On the night of 23 October, Turner was acting as an advance ASW escort for the convoy when she picked up an unidentified surface contact on her SG radar. At 19:43, about 11 minutes after the initial radar contact, Turner 's lookouts made visual contact with what proved to be a German submarine running on the surface, decks awash, at about 500 yd (460 m) distance. Almost simultaneously, Turner turned hard to starboard and opened fire with her 5 in (130 mm), Bofors, and Oerlikon guns. During the next few seconds, the destroyer scored one 5 in (130 mm) hit on the U-boat's conning tower as well as several 40- and 20-mm hits there and elsewhere. The submarine began to dive immediately and deprived Turner of any opportunity to ram her. However, while the U-boat made her dive, Turner began a depth-charge attack. She fired two charges from her port K-gun battery, and both appeared to hit the water just above the submerged U-boat. Then, as the destroyer swung around above the U-boat, Turner rolled a single depth charge off her stern. Soon after the three depth charges exploded, Turner crewmen heard a fourth explosion, the shock from which caused the destroyer to lose power to her SG and SD radars, to the main battery, and to her sound gear. It took her at least 15 minutes to restore power entirely.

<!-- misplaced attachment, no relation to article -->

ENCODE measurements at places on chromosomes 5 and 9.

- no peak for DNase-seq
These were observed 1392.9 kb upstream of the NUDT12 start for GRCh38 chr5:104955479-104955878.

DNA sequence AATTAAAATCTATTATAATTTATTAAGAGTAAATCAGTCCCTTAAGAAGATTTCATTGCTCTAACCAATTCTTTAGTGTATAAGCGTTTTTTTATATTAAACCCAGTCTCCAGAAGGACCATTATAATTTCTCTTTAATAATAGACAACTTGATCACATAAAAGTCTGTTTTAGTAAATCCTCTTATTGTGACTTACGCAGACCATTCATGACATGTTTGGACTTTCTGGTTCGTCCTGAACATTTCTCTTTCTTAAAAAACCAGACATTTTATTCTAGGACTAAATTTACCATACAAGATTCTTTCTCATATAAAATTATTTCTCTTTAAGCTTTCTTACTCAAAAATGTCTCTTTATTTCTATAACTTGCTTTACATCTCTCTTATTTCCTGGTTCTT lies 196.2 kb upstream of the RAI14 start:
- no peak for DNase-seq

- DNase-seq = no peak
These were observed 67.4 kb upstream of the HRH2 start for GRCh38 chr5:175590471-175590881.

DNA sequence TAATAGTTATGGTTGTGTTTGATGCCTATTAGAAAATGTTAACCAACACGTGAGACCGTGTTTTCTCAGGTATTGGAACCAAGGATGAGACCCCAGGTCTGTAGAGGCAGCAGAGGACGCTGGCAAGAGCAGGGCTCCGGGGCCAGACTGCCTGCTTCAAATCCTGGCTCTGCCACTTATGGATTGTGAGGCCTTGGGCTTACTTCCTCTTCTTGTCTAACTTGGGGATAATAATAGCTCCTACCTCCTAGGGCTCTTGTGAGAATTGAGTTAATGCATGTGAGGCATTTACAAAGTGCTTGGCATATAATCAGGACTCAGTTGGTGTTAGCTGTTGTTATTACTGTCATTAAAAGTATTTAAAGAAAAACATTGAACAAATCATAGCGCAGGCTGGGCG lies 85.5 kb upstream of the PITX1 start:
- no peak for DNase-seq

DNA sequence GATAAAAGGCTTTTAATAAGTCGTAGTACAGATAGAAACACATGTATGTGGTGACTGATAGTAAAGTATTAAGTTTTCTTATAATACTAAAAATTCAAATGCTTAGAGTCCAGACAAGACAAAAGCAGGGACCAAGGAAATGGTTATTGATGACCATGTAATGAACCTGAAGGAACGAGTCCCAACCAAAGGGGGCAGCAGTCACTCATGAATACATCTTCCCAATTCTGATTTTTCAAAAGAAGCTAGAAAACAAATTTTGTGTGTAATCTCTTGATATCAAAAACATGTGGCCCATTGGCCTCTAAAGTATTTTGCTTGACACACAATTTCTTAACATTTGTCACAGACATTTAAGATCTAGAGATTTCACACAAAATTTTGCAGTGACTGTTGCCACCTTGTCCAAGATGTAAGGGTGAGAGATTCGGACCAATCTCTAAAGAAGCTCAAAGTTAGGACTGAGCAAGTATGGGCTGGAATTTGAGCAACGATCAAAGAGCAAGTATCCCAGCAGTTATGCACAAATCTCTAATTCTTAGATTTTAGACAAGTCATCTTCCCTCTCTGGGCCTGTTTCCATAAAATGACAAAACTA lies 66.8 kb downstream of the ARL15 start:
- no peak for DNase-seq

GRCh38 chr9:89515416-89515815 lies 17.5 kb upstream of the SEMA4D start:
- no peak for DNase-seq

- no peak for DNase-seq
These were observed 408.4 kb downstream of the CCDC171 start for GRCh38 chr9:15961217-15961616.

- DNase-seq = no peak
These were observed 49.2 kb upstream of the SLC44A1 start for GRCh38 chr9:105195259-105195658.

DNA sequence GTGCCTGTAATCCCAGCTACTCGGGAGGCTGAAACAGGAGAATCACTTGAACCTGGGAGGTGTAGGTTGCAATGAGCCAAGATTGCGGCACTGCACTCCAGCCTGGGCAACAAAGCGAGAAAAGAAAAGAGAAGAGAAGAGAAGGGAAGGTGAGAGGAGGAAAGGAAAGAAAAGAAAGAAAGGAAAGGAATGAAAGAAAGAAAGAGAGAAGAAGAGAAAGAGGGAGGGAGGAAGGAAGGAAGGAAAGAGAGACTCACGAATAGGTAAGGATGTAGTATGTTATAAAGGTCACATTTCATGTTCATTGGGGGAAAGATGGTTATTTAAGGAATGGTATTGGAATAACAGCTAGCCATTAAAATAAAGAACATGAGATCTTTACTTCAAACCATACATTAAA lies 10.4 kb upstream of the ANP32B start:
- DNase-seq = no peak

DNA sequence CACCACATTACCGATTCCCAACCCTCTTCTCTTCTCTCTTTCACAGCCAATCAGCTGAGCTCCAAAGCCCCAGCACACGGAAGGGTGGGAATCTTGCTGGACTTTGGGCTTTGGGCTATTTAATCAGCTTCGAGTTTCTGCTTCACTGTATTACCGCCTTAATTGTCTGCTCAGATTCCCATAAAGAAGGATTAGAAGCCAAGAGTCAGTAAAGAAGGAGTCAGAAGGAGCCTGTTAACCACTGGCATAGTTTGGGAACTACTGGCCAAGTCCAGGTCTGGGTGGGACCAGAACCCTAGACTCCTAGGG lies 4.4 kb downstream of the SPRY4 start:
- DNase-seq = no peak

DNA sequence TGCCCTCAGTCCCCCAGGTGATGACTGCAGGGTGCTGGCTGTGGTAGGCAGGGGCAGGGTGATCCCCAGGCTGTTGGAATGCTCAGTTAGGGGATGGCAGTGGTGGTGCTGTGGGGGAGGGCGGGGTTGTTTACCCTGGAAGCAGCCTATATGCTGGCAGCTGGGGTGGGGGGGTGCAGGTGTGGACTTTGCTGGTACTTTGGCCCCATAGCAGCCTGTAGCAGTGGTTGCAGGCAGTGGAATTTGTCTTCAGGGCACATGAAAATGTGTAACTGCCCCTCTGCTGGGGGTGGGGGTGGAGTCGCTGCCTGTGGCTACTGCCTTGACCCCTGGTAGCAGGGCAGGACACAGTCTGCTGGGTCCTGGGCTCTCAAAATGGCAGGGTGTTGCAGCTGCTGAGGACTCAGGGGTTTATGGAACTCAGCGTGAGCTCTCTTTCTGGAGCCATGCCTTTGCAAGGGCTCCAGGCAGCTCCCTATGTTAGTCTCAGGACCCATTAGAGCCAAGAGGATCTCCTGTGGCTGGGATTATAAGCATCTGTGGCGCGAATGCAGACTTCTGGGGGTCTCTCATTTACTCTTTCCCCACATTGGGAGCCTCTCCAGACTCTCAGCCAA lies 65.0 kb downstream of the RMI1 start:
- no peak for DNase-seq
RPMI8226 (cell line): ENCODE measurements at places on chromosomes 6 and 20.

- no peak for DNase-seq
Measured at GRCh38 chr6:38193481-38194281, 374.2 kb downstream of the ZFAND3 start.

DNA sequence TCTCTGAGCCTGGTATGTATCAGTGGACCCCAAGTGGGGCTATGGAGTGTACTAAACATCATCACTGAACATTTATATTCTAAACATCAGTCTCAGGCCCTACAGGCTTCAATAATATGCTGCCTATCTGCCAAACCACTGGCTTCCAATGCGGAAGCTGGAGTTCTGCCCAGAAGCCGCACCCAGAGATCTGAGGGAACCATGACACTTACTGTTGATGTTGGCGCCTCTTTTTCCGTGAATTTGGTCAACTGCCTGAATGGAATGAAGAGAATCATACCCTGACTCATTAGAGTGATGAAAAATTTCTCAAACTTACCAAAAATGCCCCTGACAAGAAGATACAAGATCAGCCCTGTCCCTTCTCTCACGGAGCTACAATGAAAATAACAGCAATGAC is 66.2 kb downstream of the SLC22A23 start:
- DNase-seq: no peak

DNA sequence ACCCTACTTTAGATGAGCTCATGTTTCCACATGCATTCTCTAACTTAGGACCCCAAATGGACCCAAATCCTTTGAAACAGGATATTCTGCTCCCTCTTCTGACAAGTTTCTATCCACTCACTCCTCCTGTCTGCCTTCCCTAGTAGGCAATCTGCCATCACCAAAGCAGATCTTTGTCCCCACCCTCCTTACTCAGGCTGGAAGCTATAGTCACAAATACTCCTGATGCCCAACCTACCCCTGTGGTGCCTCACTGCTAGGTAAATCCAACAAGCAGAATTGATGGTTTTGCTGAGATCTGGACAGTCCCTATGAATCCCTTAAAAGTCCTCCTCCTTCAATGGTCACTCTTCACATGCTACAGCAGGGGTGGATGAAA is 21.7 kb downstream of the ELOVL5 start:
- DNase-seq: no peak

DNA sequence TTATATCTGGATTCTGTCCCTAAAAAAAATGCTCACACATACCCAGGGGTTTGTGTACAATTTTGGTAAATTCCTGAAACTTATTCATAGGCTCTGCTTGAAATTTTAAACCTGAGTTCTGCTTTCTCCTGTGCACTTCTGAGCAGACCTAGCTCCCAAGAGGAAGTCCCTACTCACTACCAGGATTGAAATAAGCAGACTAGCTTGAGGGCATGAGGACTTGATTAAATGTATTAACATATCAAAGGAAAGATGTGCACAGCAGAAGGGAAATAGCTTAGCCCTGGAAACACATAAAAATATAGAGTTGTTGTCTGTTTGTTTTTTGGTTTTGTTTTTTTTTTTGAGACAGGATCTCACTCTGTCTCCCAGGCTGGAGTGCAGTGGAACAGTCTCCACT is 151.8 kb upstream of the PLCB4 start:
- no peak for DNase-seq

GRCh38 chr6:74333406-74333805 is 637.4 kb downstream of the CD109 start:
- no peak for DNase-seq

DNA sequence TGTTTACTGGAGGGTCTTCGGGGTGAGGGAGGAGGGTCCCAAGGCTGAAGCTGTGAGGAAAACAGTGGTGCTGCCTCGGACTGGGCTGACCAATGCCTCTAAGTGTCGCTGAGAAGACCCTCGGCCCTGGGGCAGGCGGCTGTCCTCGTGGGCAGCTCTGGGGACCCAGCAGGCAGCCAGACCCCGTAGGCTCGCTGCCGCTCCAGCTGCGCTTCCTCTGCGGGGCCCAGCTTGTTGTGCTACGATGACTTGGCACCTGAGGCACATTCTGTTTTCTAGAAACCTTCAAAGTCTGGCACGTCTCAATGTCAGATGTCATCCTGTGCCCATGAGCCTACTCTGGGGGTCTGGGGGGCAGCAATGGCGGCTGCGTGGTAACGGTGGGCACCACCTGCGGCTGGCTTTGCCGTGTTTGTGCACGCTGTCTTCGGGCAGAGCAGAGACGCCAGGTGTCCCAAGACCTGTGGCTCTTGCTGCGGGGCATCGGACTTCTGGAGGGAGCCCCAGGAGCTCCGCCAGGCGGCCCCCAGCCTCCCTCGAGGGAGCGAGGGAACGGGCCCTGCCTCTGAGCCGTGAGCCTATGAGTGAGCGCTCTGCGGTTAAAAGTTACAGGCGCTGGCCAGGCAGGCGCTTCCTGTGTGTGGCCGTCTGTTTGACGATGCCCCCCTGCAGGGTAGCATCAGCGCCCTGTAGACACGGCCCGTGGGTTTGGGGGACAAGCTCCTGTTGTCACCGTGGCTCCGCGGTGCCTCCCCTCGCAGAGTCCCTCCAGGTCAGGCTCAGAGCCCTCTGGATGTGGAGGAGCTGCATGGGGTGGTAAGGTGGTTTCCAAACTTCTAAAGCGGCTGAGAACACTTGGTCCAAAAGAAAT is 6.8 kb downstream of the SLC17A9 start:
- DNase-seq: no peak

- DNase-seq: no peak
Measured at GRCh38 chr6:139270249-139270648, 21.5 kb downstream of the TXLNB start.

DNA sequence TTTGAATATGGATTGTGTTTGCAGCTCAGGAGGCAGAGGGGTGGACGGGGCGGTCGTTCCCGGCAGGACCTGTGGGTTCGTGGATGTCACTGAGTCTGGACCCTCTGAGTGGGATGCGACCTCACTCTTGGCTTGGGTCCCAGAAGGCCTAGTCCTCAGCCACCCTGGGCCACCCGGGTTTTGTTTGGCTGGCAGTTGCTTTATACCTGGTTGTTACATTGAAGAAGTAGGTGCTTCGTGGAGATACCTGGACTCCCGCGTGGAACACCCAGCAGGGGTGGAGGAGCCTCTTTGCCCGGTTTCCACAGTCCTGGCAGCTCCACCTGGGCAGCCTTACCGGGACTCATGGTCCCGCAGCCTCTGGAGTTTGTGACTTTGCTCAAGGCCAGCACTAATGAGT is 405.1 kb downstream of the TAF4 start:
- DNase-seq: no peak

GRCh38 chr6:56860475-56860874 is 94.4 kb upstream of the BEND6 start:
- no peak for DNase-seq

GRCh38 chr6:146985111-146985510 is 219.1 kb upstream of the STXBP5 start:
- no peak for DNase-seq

Meanwhile, she began a search for evidence to corroborate a sinking or regain contact with the target. At about 20:17, she picked up another contact on the SG radar — located about 1,600 yd (1,500 m) off the port beam. Turner came left and headed toward the contact. Not long thereafter, her bridge watch sighted an object lying low in the water. Those witnesses definitely identified the object as a submarine which appeared to be sinking by the stern. Unfortunately, Turner had to break contact with the object in order to avoid a collision with another of the convoy's escorts. By the time she was able to resume her search, the object had disappeared. Turner and the destroyer escort Sturtevant remained in the area and conducted further searches for the submarine or for proof of her sinking but failed in both instances. All that can be said is she probably heavily damaged an enemy submarine and may have sunk her. No conclusive evidence exists to support the latter conclusion. The attacked sub may have been U-190.